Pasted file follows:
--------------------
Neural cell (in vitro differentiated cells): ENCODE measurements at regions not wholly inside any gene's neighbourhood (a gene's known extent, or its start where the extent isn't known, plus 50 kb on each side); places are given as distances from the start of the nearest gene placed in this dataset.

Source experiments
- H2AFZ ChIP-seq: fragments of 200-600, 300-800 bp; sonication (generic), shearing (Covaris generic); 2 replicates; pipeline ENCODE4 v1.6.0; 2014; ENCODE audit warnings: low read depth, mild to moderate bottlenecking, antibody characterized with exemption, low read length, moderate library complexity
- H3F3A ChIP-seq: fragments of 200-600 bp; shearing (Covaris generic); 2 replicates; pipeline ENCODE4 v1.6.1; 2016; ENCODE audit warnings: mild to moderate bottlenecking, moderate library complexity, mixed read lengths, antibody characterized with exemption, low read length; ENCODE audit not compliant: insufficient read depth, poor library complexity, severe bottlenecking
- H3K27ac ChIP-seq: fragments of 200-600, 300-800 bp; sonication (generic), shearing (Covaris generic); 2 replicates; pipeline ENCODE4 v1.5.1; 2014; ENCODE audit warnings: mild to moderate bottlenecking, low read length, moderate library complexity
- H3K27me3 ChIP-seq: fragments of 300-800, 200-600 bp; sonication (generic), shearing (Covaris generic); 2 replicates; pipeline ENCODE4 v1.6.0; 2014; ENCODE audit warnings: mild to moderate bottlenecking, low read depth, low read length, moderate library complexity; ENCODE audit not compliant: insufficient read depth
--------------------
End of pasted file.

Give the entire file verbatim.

Neural cell (in vitro differentiated cells): ENCODE measurements at regions not wholly inside any gene's neighbourhood (a gene's known extent, or its start where the extent isn't known, plus 50 kb on each side); places are given as distances from the start of the nearest gene placed in this dataset.

Source experiments
- H2AFZ ChIP-seq: fragments of 200-600, 300-800 bp; sonication (generic), shearing (Covaris generic); 2 replicates; pipeline ENCODE4 v1.6.0; 2014; ENCODE audit warnings: low read depth, mild to moderate bottlenecking, antibody characterized with exemption, low read length, moderate library complexity
- H3F3A ChIP-seq: fragments of 200-600 bp; shearing (Covaris generic); 2 replicates; pipeline ENCODE4 v1.6.1; 2016; ENCODE audit warnings: mild to moderate bottlenecking, moderate library complexity, mixed read lengths, antibody characterized with exemption, low read length; ENCODE audit not compliant: insufficient read depth, poor library complexity, severe bottlenecking
- H3K27ac ChIP-seq: fragments of 200-600, 300-800 bp; sonication (generic), shearing (Covaris generic); 2 replicates; pipeline ENCODE4 v1.5.1; 2014; ENCODE audit warnings: mild to moderate bottlenecking, low read length, moderate library complexity
- H3K27me3 ChIP-seq: fragments of 300-800, 200-600 bp; sonication (generic), shearing (Covaris generic); 2 replicates; pipeline ENCODE4 v1.6.0; 2014; ENCODE audit warnings: mild to moderate bottlenecking, low read depth, low read length, moderate library complexity; ENCODE audit not compliant: insufficient read depth